Benjamin Flounders (1768 – 1846) was born on 17 June 1768 to a Quaker family from Yarm in Yorkshire.
His father had extensive bleach fields at Crathorne and shops in Darlington. His mother was a Bickerdike of Leyburn and for some reason that has not yet been discovered, he was adopted by two Bickerdike uncles, both Glasgow merchants. In 1800, aged 32, he married Mary, the daughter of John Walker of North Shields, a ship owner and the proprietor of Wallsend Colliery. She was also a Quaker and the marriage took place at the Quaker Meeting House in North Shields. They had a daughter, Mary, born the following year. His first wife died and Benjamin was married again, to Hannah Chapman of Whitby, but she also died in 1814 after giving birth to a child who did not survive.
Flounders inherited the Culmington estate from Gideon Bickerdike, who had intended leaving it to endow the Quaker Ackworth School near Pontefract, but changed his mind and left it to Benjamin Flounders with £200,000 in 1807. Flounders himself was baptised into the Church of England in 1817, his love of field sports and port apparently having upset the Quakers. Flounders was an interesting man.
As a leading promoter of anything to do with transport improvements he participated in many projects in this area. He was a trustee of the Thirsk to Yarm turnpike road which more or less followed route of present A19. In the early 1800s he was heavily involved in the development of Teeside. He was prominent in championing the scheme for improving the navigable channel of the Tees which opened in September 1810 and was a prosperous timber importer in Yarm. He was also involved with investigation into the development of either a canal or railway for transport of lead and coal between Stockton and Darlington becoming involved in the building of the Railway and as a member of the management committee. He is featured, with a photograph of a portrait of him, in a book called The History of the First Railway, written by M. Heavisides in 1912. He also invested in the Clarence Railway from Haverton Hill.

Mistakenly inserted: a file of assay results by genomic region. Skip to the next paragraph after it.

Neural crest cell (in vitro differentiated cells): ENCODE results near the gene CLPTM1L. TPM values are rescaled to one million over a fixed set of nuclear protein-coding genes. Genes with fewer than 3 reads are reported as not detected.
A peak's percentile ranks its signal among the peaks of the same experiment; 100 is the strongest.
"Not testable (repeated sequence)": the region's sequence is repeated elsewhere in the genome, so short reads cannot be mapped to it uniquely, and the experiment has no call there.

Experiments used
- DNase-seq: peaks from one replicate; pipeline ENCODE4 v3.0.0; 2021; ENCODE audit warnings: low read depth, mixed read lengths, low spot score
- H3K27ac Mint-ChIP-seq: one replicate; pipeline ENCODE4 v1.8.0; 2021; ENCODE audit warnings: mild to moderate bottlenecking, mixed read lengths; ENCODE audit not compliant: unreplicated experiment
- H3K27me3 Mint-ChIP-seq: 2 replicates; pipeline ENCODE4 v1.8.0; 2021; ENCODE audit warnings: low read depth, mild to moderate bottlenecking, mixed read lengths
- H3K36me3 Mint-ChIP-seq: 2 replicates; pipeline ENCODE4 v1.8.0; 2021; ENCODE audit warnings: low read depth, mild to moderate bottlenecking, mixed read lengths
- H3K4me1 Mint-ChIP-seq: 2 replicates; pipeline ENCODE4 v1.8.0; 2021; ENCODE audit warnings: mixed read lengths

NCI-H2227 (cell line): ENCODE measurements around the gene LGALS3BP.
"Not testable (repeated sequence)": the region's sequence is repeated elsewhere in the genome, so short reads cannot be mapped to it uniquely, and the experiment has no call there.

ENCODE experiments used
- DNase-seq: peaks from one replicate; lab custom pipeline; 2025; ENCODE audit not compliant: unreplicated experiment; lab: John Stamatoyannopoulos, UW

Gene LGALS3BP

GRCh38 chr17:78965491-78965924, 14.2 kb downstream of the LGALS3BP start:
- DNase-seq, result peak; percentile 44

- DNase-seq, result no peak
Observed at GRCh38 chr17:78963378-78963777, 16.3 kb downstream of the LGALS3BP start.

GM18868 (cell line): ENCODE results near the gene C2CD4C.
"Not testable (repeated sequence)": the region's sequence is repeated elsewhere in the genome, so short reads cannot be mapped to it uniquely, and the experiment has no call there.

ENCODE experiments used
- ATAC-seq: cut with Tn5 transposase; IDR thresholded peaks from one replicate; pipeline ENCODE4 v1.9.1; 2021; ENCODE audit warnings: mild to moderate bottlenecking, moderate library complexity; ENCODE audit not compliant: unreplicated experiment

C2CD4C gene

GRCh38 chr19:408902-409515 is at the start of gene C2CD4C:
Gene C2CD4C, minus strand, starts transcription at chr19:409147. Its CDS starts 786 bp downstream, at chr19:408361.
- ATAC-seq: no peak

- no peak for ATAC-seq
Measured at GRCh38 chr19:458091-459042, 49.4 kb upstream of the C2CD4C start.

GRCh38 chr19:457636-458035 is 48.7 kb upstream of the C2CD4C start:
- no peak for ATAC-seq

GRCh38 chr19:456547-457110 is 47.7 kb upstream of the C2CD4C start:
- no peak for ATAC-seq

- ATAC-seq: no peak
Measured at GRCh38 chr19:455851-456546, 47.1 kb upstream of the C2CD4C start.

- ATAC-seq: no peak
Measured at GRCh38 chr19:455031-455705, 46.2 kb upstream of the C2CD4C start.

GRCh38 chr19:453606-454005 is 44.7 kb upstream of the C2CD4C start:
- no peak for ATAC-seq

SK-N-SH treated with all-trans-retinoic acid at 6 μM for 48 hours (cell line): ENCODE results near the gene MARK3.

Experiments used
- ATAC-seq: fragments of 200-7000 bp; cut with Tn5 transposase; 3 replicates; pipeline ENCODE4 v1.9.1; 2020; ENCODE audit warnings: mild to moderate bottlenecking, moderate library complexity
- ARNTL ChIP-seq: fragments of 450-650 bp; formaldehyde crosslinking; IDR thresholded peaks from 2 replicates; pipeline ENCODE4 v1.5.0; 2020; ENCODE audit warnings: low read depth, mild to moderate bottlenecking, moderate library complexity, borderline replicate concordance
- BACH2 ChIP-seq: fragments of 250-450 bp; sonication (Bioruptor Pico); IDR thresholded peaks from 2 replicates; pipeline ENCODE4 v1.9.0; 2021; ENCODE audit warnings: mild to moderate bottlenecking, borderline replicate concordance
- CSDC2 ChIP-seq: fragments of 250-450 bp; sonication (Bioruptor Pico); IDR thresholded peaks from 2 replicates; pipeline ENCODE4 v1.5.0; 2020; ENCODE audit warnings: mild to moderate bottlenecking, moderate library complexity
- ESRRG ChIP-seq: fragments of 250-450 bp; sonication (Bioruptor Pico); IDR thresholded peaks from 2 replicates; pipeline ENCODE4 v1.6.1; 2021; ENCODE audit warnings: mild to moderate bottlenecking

His daughter Mary had become his close companion after the death of his second wife and remained so until her marriage in 1841, at the age of 40, to Major Arthur Charles Lowe of Court of Hill, near Ludlow. She died after only three years of marriage in 1844 and her husband had her buried by the churchyard wall in Yarm, to frustrate her father’s wish to be buried beside her. Benjamin got round this by buying the neighbouring field and extending the churchyard.
He sold his estates at Culmington in 1845 for £40,000 and moved back to Yarm where he died on the 19th April 1846. He carried out his uncle’s wishes and endowed the Flounders Institute at Ackworth School. He left other funds which were used for founding the North Eastern County School at Barnard Castle and for Yarm Grammar School and for infants 3-8 years, resident in Yarm. He is commemorated on a plaque on Yarm Town Hall.